University of Iowa survey found that half of responding employees have recently considered leaving the company

The Pentacrest on the University of Iowa campus. (Stephen Mally/The Gazette)

IOWA CITY — More than half of the nearly 6,000 faculty and staff at the University of Iowa who responded to a recent on-campus climate survey said they had “seriously considered leaving the university” in the past 12 months – primarily due to pay, workplace culture or career advancement.

UI released its climate poll results the same week that a union representing thousands of UI health workers called for a 14 percent pay rise and, among other things, more safety precautions for nurses and medical workers – amid rising violence between patients and staff in recent months and years.

“People are leaving,” UIHC nurse Courtney Smith told Board of Regents negotiators last week after her original contract proposal offered a pay rise of 1.5 to 3 percent.

New results from UI’s climate survey — which was distributed to 45,580 faculty, staff and students, graduates and professionals in March 2022 and yielded a 23 percent response rate — touched on a range of issues impacting the campus experience, including employee retention , freedom of speech, diversity and bias.

Of the 5,759 faculty, staff, and postdoctoral researchers who responded to the survey, 36 percent said they experienced some form of negative bias, intimidation, or hostile treatment. Three-quarters of this group said the bias caused them to leave UI — up from 69 percent in 2020.

The percentage was higher among certain demographic groups – such as the underrepresented minorities, multiracial, disabled or LGTBQ groups. And prejudice also impacted performance in 70 percent of those affected; eroded trust for 69 percent; and impaired the health of 72 percent.

“Experienced bias is among the top 5 reasons for dropping out of college,” according to the climate survey.

The top bias among the reasons respondents wanted to leave UI was salary, cited by 62 percent; workplace climate and culture, named by 59 percent; and opportunities for advancement at 43 percent. The overall percentage of respondents who said they had seriously considered leaving rose 12 percentage points in 2022 from 39 percent in 2018.

Freedom of Speech, Diversity

Assessing other hot topics in campus culture — such as freedom of expression and diversity efforts — the survey found that most undergraduate students surveyed felt that faculty “expresses diverse viewpoints.”

Fewer vocational students thought so – at 78 percent. And — across all undergraduate levels — the proportion who agreed that faculty encourages diverse viewpoints was lower among minority and conservative students, which goes to the heart of a long-held grievance among Republican lawmakers who have for years blasted the governing universities of Iowa over alleged Politics, practices and professors hammer left-wing orientation.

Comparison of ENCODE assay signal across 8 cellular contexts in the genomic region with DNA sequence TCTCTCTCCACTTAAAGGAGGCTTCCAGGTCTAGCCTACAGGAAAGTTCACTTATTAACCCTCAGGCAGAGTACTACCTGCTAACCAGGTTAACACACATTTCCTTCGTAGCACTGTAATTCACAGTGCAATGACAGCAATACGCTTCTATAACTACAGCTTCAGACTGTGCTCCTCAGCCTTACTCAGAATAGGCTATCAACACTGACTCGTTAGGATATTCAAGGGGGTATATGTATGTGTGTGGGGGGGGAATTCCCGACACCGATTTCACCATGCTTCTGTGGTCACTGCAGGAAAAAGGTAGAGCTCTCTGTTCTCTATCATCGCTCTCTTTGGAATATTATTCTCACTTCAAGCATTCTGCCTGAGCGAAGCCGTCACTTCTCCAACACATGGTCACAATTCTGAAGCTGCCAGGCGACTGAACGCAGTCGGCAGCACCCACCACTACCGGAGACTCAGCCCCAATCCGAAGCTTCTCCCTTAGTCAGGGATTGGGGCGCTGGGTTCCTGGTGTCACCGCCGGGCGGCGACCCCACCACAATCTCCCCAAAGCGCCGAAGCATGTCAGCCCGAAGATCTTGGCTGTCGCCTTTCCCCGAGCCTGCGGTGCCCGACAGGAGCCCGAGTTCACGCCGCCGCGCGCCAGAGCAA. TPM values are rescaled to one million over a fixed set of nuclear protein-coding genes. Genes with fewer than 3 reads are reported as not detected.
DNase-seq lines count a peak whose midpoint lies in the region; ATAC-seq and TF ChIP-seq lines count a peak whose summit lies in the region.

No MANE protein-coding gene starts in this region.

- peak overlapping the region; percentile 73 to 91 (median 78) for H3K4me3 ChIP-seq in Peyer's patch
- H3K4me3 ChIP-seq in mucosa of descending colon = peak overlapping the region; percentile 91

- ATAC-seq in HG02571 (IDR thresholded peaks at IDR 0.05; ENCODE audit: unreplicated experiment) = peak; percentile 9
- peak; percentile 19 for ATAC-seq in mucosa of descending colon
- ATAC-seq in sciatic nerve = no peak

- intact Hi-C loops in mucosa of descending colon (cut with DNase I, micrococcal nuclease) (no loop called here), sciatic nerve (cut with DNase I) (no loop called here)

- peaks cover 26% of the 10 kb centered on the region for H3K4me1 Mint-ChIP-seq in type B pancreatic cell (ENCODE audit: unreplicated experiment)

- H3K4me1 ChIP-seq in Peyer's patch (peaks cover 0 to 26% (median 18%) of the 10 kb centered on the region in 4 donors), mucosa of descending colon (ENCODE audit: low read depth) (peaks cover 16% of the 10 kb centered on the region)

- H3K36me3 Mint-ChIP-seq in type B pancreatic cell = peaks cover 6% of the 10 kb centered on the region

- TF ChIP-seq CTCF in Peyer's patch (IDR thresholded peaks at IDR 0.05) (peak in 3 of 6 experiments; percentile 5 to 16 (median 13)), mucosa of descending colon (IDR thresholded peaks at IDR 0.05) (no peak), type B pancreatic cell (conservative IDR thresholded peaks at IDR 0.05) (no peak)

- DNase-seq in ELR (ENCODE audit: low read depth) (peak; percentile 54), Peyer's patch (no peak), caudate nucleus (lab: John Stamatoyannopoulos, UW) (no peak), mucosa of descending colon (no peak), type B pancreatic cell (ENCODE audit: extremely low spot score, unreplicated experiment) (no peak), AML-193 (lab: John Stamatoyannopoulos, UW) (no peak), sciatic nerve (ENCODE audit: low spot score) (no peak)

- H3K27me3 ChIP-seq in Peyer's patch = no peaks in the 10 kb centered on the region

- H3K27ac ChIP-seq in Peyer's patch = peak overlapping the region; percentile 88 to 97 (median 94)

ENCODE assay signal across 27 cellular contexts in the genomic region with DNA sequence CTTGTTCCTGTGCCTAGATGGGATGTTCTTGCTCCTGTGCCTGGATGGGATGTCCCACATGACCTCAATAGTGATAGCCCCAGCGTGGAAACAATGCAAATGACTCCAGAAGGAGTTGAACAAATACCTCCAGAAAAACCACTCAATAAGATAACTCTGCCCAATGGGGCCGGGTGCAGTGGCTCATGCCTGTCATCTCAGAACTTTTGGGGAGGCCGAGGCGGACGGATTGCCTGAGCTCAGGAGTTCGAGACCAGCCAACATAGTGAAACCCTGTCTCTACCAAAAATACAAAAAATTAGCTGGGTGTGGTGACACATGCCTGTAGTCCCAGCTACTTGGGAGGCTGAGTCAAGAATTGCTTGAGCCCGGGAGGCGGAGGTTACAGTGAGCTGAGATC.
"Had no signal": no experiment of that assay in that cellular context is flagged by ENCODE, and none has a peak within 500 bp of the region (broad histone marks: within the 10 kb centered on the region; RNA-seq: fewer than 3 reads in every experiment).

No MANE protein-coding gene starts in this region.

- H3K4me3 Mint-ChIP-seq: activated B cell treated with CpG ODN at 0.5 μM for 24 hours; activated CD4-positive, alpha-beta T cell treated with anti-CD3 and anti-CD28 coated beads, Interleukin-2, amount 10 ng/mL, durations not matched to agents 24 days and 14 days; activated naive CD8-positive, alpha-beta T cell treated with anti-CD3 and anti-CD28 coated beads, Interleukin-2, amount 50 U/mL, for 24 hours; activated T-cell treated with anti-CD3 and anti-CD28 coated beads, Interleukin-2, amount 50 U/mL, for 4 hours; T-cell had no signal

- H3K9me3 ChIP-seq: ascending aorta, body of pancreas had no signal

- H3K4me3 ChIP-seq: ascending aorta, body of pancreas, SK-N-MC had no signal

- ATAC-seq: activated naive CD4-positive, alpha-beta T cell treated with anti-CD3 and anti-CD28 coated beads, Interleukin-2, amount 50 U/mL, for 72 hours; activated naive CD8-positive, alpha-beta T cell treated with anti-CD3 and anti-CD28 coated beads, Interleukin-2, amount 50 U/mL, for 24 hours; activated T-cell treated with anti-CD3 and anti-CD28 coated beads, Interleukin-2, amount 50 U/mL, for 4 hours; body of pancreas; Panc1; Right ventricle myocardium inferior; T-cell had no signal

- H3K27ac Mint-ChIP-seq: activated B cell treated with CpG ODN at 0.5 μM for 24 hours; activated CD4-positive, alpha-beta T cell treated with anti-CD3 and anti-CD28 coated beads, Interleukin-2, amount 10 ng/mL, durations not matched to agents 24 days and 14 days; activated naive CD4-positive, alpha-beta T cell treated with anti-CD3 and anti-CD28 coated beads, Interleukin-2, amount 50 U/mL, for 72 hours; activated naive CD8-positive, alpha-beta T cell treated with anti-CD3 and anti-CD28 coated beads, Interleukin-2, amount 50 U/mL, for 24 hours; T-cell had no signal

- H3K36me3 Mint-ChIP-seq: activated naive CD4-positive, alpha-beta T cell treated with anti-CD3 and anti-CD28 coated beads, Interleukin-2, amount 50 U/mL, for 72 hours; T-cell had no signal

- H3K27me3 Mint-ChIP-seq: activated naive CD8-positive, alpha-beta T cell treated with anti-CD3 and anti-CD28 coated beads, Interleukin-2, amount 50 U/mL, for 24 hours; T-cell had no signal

“I don’t care if it’s left or right, there’s no excuse for intimidating free speech,” MP Steve Holt, R-Denison, told the Regent Heads in 2021 during a hearing on the issue.

⧉ Related article: University of Iowa staff salaries for fiscal year 2022

A solid majority of students, faculty, and staff in the survey agreed that UI prioritizes diversity, equity, and inclusion — although the 83 percent is down from 91 percent in 2018. And 36 percent of faculty and staff said UI “places too much value” over DEI, while 27 percent of faculty and staff said DEI “distracts from fulfilling our academic mission,” according to the survey.

“The common thread running through these results is to continue our focus on unifying our campus culture,” said Liz Tovar, executive officer and associate vice president of the Division of Diversity, Equity, and Inclusion, in a statement — citing the survey, the UI has performed every two years since 2018.

‘Working in Iowa’

UI Human Resources also collected data from employees in October via a Working at Iowa survey that was sent to 6,310 faculty and employees, excluding UI Health Care employees, who will release their own study results later this month.

Of the 4,355 UI employees who took part in the job survey — a response rate of 69 percent — a large majority at some level agreed that they have clear job expectations, a respectful manager, and clear goals.

Fewer respondents strongly agreed or agreed that entities share workloads fairly — at 53 percent; that UI recognizes faculty and staff achievements — at 46 percent; and that UI offers opportunities for advancement – at 47 percent.

Looking at responses by employee type—including faculty members, professional and academic staff, and earners, including blue-collar and clerical positions—a smaller percentage of earners, at 13 percent, strongly agreed that UI offers promotion opportunities; that UI treats them respectfully at 15 percent; and that UI recognizes their achievements with 12 percent.

According to Cheryl Reardon, UI’s chief human resources officer, addressing these underperforming areas in the survey could help UI with its retention struggles — highlighted in the adjacent climate survey.

“Highly engaged employees are critical to the university’s mission of providing a world-class education,” Reardon said in a statement. “Working on those areas where we see lower levels of approval will help us attract and retain the best faculty and staff to fulfill this mission.”

Vanessa Miller reports on higher education for The Gazette.

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